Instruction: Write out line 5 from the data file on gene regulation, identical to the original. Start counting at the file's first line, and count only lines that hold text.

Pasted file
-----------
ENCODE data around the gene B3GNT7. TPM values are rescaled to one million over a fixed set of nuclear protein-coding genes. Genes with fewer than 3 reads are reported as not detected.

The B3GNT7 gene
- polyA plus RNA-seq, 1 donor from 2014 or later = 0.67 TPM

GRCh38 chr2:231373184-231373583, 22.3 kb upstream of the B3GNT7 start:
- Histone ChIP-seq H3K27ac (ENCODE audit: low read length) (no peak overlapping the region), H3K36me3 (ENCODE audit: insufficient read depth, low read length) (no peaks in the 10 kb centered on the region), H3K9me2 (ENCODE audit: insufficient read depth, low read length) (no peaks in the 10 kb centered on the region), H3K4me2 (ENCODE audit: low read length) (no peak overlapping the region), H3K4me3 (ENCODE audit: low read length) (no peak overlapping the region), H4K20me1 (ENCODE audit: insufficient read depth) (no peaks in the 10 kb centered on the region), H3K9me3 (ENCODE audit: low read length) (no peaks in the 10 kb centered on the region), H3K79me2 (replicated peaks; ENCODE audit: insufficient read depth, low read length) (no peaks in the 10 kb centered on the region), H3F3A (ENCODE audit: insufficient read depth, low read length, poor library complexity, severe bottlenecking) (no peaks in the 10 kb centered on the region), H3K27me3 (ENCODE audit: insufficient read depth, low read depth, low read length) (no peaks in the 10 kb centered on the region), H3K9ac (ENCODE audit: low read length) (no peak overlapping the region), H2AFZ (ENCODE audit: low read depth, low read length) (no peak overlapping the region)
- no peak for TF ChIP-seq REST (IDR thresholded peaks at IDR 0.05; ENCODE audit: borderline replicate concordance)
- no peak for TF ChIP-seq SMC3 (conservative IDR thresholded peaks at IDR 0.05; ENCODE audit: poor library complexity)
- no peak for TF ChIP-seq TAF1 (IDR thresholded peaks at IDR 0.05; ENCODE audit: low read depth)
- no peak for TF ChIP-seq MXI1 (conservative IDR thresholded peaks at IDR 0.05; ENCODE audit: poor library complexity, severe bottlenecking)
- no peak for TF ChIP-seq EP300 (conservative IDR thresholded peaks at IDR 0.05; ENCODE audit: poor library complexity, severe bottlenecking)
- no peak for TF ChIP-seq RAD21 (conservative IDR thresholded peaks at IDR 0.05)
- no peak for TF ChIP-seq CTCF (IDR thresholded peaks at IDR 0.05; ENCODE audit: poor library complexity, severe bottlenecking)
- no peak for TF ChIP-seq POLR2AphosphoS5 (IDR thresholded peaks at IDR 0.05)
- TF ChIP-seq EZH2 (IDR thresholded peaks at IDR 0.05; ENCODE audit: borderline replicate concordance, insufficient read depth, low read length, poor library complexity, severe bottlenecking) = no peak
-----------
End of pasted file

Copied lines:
- Histone ChIP-seq H3K27ac (ENCODE audit: low read length) (no peak overlapping the region), H3K36me3 (ENCODE audit: insufficient read depth, low read length) (no peaks in the 10 kb centered on the region), H3K9me2 (ENCODE audit: insufficient read depth, low read length) (no peaks in the 10 kb centered on the region), H3K4me2 (ENCODE audit: low read length) (no peak overlapping the region), H3K4me3 (ENCODE audit: low read length) (no peak overlapping the region), H4K20me1 (ENCODE audit: insufficient read depth) (no peaks in the 10 kb centered on the region), H3K9me3 (ENCODE audit: low read length) (no peaks in the 10 kb centered on the region), H3K79me2 (replicated peaks; ENCODE audit: insufficient read depth, low read length) (no peaks in the 10 kb centered on the region), H3F3A (ENCODE audit: insufficient read depth, low read length, poor library complexity, severe bottlenecking) (no peaks in the 10 kb centered on the region), H3K27me3 (ENCODE audit: insufficient read depth, low read depth, low read length) (no peaks in the 10 kb centered on the region), H3K9ac (ENCODE audit: low read length) (no peak overlapping the region), H2AFZ (ENCODE audit: low read depth, low read length) (no peak overlapping the region)